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For Jennifer Wong, being a government solicitor is the natural progression in a career that began with an early passion for justice. Her life has taken her in many directions, but always brought her back to a focus on the best possible outcomes for families with child protection issues.

Today Wong works as a Solicitor Advocate employed by the Crown Solicitor’s Office. She is Chair of the Law Society’s Government Solicitors Committee, and a Law Society Councillor. Her committee work with the Law Society began when she joined the Children’s Legal Issues Committee in 2016.

Her interest in justice began long before that time. “As a child, when things seemed unfair, I wanted to call it out,” she says.

“I was always interested in the law, but I didn’t get the marks to get into law straight away. I did a social science degree, focusing on policy, and being a policy writer I had an offer of a semester in an internship program with the federal government.

“All the interesting policy projects were going to the law students. So that decided it for me: I had to get a law degree if I want to do policy writing and research. I did graduate law at Sydney University. But I changed direction when volunteering at Redfern Legal Centre in my first year at law school. I was hooked: I wanted to work in social justice, in the community legal sector space.

“I spent the first seven years of my legal career in that space. I wanted to work within the Community Legal Centre sector because you’re at the coalface, you work to the smell of an oily rag, you’re lucky if you get a Bic pen. It’s all crisis management. The sector is poorly funded, but they work really hard, filling in the gaps where organisations such as Legal Aid can’t get to everyone. But I was getting frustrated. I was doing a lot of lobbying and community legal education, but not seeing fast enough effective change

Falling in love with the law again

So I left the community legal sector, and I trained through Australian Volunteers International, and ended up in Papua New Guinea, living in the Highlands in a remote village, producing a training manual for managing domestic violence for the Royal Papua New Guinea Constabulary.

“Working in a developing country was very confronting, and it galvanised me. Seeing the lack of access to justice made me realise I really wanted to remain a lawyer.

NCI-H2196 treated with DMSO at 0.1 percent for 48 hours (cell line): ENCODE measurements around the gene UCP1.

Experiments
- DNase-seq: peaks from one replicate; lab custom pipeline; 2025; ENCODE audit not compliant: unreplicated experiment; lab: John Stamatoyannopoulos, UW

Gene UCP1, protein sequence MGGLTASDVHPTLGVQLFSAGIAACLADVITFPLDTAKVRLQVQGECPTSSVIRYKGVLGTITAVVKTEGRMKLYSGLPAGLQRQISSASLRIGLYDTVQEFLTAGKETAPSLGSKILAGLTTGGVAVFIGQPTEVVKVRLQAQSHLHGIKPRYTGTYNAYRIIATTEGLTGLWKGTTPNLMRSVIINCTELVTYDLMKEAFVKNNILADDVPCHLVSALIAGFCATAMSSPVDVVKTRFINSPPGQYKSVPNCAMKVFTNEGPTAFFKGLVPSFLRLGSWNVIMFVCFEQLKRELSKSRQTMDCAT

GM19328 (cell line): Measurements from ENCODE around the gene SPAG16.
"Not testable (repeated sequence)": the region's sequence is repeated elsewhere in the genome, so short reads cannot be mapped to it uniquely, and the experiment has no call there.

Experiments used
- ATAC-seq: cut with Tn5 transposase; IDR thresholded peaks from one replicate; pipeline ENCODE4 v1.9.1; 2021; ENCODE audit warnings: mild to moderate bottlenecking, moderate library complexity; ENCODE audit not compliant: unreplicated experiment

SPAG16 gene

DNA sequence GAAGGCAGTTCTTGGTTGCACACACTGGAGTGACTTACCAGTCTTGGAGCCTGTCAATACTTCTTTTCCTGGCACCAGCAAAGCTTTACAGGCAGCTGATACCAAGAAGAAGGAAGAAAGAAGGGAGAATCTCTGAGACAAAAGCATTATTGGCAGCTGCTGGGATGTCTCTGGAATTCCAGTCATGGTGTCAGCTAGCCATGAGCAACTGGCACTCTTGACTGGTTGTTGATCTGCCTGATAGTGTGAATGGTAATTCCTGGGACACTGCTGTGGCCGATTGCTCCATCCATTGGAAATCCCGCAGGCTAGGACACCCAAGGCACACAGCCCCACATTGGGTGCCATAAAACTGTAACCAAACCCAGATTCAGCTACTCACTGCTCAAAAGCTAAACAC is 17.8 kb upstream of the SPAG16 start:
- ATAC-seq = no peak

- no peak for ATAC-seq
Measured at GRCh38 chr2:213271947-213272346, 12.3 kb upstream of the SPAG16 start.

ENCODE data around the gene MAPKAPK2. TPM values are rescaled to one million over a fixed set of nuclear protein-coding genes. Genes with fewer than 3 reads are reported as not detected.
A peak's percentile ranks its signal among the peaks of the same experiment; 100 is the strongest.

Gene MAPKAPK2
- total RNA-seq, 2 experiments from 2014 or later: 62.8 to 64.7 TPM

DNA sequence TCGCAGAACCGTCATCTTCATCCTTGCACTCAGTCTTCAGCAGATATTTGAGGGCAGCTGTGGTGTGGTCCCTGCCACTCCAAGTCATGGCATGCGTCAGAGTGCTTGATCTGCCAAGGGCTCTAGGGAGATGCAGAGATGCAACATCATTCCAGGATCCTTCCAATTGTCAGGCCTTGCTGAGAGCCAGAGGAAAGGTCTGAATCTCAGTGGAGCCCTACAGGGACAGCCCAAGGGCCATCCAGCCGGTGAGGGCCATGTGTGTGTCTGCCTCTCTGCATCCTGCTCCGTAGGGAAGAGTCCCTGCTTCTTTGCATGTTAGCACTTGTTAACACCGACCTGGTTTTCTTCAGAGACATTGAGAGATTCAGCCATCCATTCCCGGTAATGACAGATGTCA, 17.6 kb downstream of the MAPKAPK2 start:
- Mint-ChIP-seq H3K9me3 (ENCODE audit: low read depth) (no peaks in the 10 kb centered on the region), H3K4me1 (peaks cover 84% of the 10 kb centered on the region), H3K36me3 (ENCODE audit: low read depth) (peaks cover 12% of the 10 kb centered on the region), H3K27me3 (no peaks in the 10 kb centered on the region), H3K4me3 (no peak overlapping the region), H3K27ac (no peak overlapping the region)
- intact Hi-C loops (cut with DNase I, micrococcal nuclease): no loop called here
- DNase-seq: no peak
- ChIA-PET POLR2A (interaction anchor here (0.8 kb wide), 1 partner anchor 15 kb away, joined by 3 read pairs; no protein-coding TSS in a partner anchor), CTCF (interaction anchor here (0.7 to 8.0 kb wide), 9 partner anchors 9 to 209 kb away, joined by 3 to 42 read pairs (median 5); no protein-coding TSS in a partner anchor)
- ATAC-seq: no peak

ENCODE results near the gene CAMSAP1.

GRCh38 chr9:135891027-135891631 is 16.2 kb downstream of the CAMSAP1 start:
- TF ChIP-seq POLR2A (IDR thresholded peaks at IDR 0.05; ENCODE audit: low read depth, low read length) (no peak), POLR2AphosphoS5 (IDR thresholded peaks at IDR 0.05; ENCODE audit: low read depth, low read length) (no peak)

“I went to my local public high school, my parents rented because they couldn’t afford to buy a home. But from the time I started working in community legal centres and giving legal advice to everyone who walked through the door, and then working in a developing country, I realised how privileged my life really was. In child protection, when you’re looking at intergenerational trauma, when people are in desperate circumstances, when you’re looking at neglect, it makes you appreciate what you’ve had, and so I’ll often tell young lawyers, ‘Check your privilege’.

“So on my return from Papua New Guinea I started working for Victim Services as an assessor for victims’ compensation claims, which I found very rewarding and interesting.

“I was working mainly in assessments for historical child sexual abuse, and eventually I missed the courtroom, and that’s when I shifted. There was an opportunity for secondment into the child protection team with the Crown Solicitor’s Office, which eventuated to a permanent position. That’s an advantage of being a government lawyer: there are often opportunities to do secondments in different government departments. And that’s a flexibility that you don’t get in the private sphere.”

‘That’s an advantage of being a government lawyer: there are often opportunities to do secondments in different government departments. And that’s a flexibility that you don’t get in the private sphere.’

“And so that’s where I’ve been ever since: working my way up the ladder at the Crown Solicitor’s Office,” Wong says. “But in 2019 I did a 10-month secondment with my client, where I worked as a litigation solicitor in-house with the Department of Communities and Justice. And that was really beneficial for my professional skills.

“When I commenced working for the Crown Solicitor’s Office, former CLC colleagues asked ‘How could you work for the dark side?’ and my response was, ‘I’ve come from all that experience working in the community legal sector and now I’m the Department’s lawyer and they have to listen to me, I know what issues need to be raised.’

“And I thought, helping families, helping kids maintain an ongoing relationship with their parents, I’m still doing that. I’ve come full circle in terms of the child protection space. I started my career as the solicitor who gave legal advice to care mainly to carers and mothers, and now I work for the Department, and that has never gone away.

“Now I apply how I would have acted for a mother or for a carer. I apply that when I give advice to the Secretary, and I think there’s advantage in my having had that earlier experience. I would describe the advice I give as robust, because I can say ‘well, these are the issues, this is what it will actually mean in real terms for people’, and that can influence the decision making of a government organisation.”

Many roles, many paths

Wong observes that there are a variety of roles in the government law sector, and a variety of career paths.

“Through working on the Government Solicitors Committee, I discovered that government lawyers in and of themselves is a very broad church. There’s such a diversity of roles for lawyers within government: in-house counsel, litigators, researchers, speechwriters. There’s not a lot of scope to be reflective about who we are as a profession, and I think being actively involved in the Law Society and meeting other government lawyers has been really beneficial to give perspective on the work I do. It’s really good networking, and it’s a good area to get professional support.”

‘There’s such a diversity of roles for lawyers within government: in-house counsel, litigators, researchers, speechwriters.’